The destination was a small town in India. Not just any small town, but one that once housed the governors of one-fifth of the world's people. Shimla in the north-western Himalayas was an important place in the second half of the 19th century. It had power and influence. But it didn't have a railway. Every summer the stiff upper lips of India's British masters were beaded with perspiration. Every summer their servants' bodies dripped sweat as they loaded the masters' luggage on to bullock carts for the long mountain trek from hot Calcutta to cool Shimla. It was a tedious journey and - clearly - Victorian ingenuity should have been able to come up with something better.
Surveys for a railway were made in 1884 and 1885. In 1887 a plan was submitted for a 68-mile track which would ascend 1,500 metres via 800 bridges, 900 curves and more than 100 tunnels. Negotiations dragged on until 1900, when construction work on India's greatest narrow-gauge railway finally began.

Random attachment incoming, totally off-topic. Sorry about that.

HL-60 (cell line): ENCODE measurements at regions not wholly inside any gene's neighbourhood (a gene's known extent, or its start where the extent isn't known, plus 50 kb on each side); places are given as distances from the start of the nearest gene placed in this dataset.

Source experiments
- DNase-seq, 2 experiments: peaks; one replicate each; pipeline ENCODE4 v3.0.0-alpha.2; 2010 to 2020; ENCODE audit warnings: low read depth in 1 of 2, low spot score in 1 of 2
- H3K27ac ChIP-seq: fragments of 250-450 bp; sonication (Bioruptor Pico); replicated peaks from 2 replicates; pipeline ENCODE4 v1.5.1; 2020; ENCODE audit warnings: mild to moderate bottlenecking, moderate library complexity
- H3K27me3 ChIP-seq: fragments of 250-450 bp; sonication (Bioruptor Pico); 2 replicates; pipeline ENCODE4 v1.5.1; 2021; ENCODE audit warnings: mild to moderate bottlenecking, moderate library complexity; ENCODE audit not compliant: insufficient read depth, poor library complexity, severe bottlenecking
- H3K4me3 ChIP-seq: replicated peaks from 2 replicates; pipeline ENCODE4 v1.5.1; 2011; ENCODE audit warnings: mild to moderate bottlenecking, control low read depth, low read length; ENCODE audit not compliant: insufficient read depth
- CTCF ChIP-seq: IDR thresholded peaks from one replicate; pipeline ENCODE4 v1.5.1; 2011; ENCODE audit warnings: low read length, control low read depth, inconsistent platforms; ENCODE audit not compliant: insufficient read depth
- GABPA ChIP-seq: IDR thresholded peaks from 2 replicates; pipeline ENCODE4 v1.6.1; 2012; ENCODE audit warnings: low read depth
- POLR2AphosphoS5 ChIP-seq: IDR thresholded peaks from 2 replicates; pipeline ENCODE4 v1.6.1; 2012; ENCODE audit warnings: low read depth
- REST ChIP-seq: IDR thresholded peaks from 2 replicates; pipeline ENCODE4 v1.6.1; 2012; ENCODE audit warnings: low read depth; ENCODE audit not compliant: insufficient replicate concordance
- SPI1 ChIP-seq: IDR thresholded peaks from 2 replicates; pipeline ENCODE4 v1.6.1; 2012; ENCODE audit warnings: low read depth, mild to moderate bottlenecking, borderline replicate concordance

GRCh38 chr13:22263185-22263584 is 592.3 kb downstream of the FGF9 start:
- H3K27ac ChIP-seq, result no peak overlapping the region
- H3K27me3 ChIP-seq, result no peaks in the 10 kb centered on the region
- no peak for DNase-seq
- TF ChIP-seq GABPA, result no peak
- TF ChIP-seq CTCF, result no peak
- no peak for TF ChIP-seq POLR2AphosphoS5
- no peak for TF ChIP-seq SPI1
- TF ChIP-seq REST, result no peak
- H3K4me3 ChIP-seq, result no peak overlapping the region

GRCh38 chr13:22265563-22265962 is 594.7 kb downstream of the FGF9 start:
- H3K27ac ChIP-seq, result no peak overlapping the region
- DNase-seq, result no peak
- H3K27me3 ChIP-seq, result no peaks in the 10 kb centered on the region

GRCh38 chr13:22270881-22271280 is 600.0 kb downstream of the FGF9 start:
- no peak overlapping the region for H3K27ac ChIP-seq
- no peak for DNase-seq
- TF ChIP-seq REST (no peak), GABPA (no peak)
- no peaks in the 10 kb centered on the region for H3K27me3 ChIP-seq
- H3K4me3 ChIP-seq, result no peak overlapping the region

Tunnel number 33 was the responsibility of a Colonel Barog. Not much is known about this unlucky chap. He was a British railway engineer, he owned a dog, and his tunnel was to be the longest on the line. It had to be blasted through fissured sandstone and needed to be 1,150m long.
Unfortunately the colonel decided to start work at both ends simultaneously.
Imagine his agony, his torment, when he realised that he had calculated the alignment incorrectly. The ends were not going to meet in the middle. The British authorities fined him for wasting their time and money. Barog was in disgrace. He had let the side down. It was all too much and the colonel took his dog and a gun for a walk. Some stories say he shot his pet as well as himself. Others claim that the dog ran to the nearby village to get help for his dying master. If he did, he failed. The colonel was buried in a soon-forgotten grave at the entrance to his ill-fated tunnel. That was boarded up and work began on a substitute nearby. It was called Barog's tunnel. This time the ends did meet in the middle.